Top Reasons Your BDC Does Not Hit Their Goals
By Ted Ings, Executive Director
Having a BDC can be an invaluable asset to the dealership if it is set up for success.
Where the Agents are contributing to the bottom line by effectively managing the inbound leads, equity lists, OEM manifest lists, etc. However, in order to attain the above mentioned, there have to be goals in place. Ones that are attainable and communicated, effectively to the staff. Where it is easier said than done to say “we need 125 new car sales this month. Everyone needs to contribute.”
What was not said in that common sentence is “in order to get to those 125 sales we need to set X amount of appointments by touching the customer at least 12 times,” which offers - in many ways - a roadmap to success.
In the management field, we tend to forget that those that we work with do have the same level of experience in lead management. All of which can create a frustrating scenario for both parties.
In order to avoid a frustrating scenario here are some of the best practices to assist in developing goals with your BDC.
How to Develop Goals
Setting goals are more than just jotting down how many units are needed to be sold that month. Whereas mentioned above it is easy to jot down “need to sell 125,” but much harder to explain how we can sell 125 units.
For example, OEM’s often provide the dealers manifest list with “potential” clients to which the managers eagerly put down on the BDC Managers desk wondering why they hadn’t called, emailed, and sent a letter to each one of the customers. All without going over a plan with the BDC manager.
Instead of approaching it (as mentioned above) you can go to the BDC Manager who should be empowered to work on their own. And strategize as to how many sales can you expect from that manifest list? How many phone calls? And if they make phone calls how many calls does it take away from the current leads? This is an often overlooked scenario where efforts are just repackaged, and before you know it you are spending more time calling a list whose customer is much higher up in the funnel missing out on “low hanging fruit” that is right in front of your face.
Now regarding goals that lead to an appointment. That varies on just how many leads there are to work within any given month. If leads are less than 300 a month for the store, and you want 75 sales than you would need a 20% closing rate, which means you need a 45% Set Rate, 60% Show, and a 70%+ sold rate!
The numbers do not add up, which means - as you set the goals - be sure to make them in alignment with what is available. Given that 3-5% of the sales could come from last months leads (follow-up). Paired with a small percentage from the manifest list.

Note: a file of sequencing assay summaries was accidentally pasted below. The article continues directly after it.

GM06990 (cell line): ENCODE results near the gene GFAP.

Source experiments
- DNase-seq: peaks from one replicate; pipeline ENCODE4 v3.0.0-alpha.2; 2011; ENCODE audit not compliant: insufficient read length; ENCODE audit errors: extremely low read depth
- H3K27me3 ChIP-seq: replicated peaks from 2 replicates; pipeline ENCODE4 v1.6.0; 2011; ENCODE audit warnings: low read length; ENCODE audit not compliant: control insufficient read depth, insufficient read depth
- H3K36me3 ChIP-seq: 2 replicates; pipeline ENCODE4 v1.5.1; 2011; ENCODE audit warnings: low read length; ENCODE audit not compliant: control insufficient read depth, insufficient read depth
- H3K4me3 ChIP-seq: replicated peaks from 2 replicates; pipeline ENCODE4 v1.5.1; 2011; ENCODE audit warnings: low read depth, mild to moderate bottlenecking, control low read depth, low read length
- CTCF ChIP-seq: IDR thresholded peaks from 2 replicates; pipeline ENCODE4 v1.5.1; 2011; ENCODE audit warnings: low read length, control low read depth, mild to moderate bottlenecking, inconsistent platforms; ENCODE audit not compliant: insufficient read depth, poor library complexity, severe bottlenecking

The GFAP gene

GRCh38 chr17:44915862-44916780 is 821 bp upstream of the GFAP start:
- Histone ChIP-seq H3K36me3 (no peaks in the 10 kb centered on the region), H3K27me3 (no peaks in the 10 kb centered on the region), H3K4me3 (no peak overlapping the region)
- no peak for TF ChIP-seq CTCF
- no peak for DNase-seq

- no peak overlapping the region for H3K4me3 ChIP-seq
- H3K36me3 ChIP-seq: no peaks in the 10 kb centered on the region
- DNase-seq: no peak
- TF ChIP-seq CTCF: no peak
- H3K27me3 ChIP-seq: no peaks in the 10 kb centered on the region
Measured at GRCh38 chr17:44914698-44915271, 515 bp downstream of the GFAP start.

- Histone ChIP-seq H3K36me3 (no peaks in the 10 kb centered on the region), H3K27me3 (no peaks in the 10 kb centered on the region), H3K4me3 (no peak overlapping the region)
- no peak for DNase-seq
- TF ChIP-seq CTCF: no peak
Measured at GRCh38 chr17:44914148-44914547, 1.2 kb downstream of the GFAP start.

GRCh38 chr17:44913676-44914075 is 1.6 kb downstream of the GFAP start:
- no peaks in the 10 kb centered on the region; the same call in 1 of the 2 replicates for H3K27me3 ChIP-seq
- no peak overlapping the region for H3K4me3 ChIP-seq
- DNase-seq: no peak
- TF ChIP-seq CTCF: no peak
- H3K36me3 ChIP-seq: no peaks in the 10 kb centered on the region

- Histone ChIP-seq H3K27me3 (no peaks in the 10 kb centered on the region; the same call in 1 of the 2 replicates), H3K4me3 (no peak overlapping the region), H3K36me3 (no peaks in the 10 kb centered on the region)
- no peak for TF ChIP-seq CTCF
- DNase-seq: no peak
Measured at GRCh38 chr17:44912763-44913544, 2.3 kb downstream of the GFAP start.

In essence, the breakdown offers that in order to hit the goal of 75+ units the attention from the BDC needs to be on the new leads. More so, the attention has to be on the strongest ROI source, which is commonly a Dealer Website Lead. Focusing on what the *stronger* sources are first will make a huge difference in your results.
How to Manage Goals
The CRM should provide you with real-time updates as to the current set, show, & sold rate per source! If it is not providing that information, you could be missing on business. As far as managing the goal - the BDC Manager would look at the lead reports daily and if s/he notices a 5% lag in one of the “hot” button sources than they need to comb through the leads. Looking for the following:
- Total Customer Touches
- Last Touch
- Did We Answer their Questions?
This is not to sandblast the BDC Agent, but as a manager, you need to make sure that the top priority leads do not fall through the cracks. As missing one sale here and there adds up at the end of the month.
Lastly, as a manager, one of the best ways to ensure you meet your goals is to be apart of the process. Where you take a day or two of the month and call the customers with the BDC agent. Showing them that you are just as dedicated to hitting the goal as they are!
Bottom Line: Goals can boost not just sales, which is arguably the most important. Goals also build morale.
As each BDC Agent who contributes to the overall success feels apart of the team. But in order to achieve the above goals, they have to be both realistic and approachable. Much like what was offered above, it is like telling the sales consultant that they have to hit 15 units, with zero to little foot traffic, no sales are training, and no management support? And they wonder why the turnover is as high as it is in the industry.
Lastly, as managers - we cannot forget that the sales consultant or BDC Agent does not have the same level of experience or wherewithal to understand how to prioritize the goals, which is why it is that much more important to have the right BDC Manager in place.